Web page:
Are You a Missionary?
Here’s a thought. If every Christian is called to be a witness, and if every church has a global mission at its door, why are only certain people called “missionaries,” and why do boards and agencies try to do the work of the local church? There is not a single hint in the New Testament that the early Christians saw evangelism as the responsibility of certain professionals. Of course, people and agencies that work with and through the local church may be said to be fulfilling their mission responsibility. But in reality, every one of us ought to be a “North American Missionary.” Weighty dissertations have been written by theologians on the “call of God” to missions, but every believer is called to missions – full time, I might add.
Jesus Himself was the ultimate missionary, and He entrusted to His followers world missions. And even if we cannot travel to a foreign field, the “uttermost parts of the world” have come to us. Just look at any college or university campus today. Missiologists call this “global missions in reverse,” but it is no less missions. That’s why I was so pleased and excited to hear that one of my doctoral students has been asked to teach communications at a secular university next fall. I imagine he will do more than disseminate information, too. I can see him giving himself in time-consuming acts of missional love simply because they are needed. After all, sharing one’s faith is simply helping anyone take a step closer to God.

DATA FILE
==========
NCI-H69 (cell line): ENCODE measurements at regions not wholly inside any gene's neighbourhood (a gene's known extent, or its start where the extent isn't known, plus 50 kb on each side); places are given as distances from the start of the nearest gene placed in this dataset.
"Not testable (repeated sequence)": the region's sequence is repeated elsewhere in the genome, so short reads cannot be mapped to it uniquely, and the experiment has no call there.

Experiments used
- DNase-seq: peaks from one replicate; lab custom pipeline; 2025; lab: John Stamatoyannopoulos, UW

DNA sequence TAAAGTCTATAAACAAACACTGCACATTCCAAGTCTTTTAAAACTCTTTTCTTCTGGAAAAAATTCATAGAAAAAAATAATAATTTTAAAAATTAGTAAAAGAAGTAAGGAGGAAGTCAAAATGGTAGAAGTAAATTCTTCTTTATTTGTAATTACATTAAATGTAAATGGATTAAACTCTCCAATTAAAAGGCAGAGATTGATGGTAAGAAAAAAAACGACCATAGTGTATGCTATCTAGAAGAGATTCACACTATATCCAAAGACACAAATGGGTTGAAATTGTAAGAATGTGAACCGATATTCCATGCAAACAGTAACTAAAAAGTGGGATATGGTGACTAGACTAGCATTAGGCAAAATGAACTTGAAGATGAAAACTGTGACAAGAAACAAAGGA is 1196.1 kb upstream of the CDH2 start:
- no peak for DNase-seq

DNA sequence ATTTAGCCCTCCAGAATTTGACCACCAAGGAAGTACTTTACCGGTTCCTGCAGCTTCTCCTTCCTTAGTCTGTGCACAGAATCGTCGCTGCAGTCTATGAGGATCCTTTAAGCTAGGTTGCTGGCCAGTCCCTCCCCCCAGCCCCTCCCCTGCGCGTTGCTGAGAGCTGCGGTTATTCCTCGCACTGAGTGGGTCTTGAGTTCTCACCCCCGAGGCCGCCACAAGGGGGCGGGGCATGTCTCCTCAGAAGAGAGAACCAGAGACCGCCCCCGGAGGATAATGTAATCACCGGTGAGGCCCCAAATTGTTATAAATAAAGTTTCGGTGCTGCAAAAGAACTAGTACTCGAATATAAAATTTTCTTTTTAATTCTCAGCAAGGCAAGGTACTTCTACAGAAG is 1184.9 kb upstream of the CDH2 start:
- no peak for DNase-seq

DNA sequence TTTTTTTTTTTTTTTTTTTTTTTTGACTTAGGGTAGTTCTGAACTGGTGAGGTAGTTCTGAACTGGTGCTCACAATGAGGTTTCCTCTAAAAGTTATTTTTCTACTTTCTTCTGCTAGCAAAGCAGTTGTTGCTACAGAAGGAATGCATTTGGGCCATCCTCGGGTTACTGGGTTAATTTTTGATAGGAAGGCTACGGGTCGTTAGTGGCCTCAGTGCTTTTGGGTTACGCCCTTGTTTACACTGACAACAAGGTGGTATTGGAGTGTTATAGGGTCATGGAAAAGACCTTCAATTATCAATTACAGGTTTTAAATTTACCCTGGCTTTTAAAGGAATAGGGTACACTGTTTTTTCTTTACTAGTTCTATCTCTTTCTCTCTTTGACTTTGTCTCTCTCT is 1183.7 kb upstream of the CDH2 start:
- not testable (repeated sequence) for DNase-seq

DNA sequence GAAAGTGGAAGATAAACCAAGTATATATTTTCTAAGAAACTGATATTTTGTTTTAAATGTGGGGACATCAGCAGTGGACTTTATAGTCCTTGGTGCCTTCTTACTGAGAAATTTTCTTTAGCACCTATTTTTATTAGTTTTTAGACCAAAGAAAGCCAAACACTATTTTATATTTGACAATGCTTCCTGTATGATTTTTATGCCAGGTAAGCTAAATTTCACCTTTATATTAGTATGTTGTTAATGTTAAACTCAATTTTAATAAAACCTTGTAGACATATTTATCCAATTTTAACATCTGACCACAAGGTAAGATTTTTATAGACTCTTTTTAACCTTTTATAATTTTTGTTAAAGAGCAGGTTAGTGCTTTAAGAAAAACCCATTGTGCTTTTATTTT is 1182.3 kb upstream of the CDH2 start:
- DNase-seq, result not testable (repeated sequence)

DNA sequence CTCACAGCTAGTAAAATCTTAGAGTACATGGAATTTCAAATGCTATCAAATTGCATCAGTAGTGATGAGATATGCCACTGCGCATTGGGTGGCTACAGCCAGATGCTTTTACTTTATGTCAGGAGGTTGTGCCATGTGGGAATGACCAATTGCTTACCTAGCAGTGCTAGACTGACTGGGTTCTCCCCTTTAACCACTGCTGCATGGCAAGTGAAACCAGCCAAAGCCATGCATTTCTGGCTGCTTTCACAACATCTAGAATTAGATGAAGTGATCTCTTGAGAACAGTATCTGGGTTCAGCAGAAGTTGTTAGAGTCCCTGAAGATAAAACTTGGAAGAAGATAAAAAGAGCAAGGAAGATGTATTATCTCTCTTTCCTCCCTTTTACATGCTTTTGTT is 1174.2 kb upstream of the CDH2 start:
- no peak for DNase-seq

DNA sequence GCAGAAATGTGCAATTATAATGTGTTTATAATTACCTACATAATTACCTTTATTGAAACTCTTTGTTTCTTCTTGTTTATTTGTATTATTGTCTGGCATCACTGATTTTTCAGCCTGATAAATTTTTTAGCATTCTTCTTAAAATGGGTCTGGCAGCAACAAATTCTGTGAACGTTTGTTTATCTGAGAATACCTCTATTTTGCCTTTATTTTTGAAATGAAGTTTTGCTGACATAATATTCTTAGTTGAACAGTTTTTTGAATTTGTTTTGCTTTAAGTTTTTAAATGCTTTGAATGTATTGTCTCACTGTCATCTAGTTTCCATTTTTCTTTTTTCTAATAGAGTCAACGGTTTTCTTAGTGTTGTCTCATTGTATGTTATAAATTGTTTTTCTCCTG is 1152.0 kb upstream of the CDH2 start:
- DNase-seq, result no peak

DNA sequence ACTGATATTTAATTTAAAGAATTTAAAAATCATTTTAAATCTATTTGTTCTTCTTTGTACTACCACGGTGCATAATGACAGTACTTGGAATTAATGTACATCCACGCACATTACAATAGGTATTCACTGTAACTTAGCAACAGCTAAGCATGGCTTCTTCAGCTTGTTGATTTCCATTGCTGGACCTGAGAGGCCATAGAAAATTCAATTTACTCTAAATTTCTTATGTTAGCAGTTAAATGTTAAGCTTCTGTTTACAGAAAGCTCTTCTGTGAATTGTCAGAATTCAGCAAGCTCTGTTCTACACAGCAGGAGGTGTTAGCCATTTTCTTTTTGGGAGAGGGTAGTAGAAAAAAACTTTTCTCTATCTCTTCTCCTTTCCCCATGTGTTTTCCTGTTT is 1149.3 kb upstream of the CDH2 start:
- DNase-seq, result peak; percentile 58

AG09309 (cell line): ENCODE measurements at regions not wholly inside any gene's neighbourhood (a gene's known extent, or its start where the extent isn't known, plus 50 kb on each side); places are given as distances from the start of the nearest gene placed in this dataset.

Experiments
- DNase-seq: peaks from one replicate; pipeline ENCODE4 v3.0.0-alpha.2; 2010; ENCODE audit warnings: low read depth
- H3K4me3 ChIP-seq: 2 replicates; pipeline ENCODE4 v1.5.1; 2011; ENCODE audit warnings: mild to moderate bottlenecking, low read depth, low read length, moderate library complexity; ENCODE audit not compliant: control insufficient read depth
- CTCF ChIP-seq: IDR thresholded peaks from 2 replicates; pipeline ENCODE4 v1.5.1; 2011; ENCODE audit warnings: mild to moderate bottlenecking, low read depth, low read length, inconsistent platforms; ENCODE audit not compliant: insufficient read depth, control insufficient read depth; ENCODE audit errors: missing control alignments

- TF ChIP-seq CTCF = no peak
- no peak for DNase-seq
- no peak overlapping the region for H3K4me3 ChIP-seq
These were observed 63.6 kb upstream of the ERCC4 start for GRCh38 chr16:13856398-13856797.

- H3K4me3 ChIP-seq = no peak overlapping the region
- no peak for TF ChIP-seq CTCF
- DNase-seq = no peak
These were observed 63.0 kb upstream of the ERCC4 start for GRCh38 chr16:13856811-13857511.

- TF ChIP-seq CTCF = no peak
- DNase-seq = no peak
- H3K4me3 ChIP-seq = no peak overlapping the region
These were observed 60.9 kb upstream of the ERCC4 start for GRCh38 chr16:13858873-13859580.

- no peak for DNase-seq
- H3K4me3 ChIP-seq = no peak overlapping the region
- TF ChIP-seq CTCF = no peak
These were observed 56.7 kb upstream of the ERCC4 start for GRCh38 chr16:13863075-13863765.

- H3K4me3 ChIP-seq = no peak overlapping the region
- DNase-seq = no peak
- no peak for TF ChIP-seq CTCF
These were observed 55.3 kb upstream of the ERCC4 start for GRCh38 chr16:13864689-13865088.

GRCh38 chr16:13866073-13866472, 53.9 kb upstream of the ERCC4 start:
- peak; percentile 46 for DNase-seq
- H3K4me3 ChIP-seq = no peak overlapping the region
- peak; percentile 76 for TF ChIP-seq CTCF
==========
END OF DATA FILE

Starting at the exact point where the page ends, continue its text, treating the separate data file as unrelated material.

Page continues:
I look back with awe at the mileposts God used in preparing me for my present responsibilities as a global “missionary” to Ethiopia, from meeting real live missionaries and missions-minded people while a child in Hawaii to missionary training in Wheaton with Greater Europe Mission’s Eurocorps team to sharing my faith as a student in Basel to preaching in such varied places as India and Korea. At the same time, I cannot and dare not lose sight of my “home mission field” of Mecklenburg County, Virginia, where the cultural and social barriers can be just as real as those in Ethiopia or India. A thrilling part of being evangelistic is seeing people of different citizenships becoming citizens of the kingdom of God and missionaries themselves. Think of a Bereket up in Gondar or Mohammed in an Alaba prison cell. I like to think that whatever work I do in my career as a professor and author, my ultimate task is to equip others to carry on Christ’s mission. And I mean all Christians, not just those who are professionally trained.
Are you, then, a true missionary of the Gospel? Are you creating cynicism or compassion by your actions? Are you heartbroken that countless people have never experienced the forgiveness of their sins? Or that their condition is wretched? Will you do whatever is needed in order to fulfill your commitment to God? In short, are you a missionary – locally, regionally, globally, even cross-culturally (see Acts 1:8)?
It’s a question worth pondering.
February 22, 2007
David Alan Black is the editor of www.daveblackonline.com.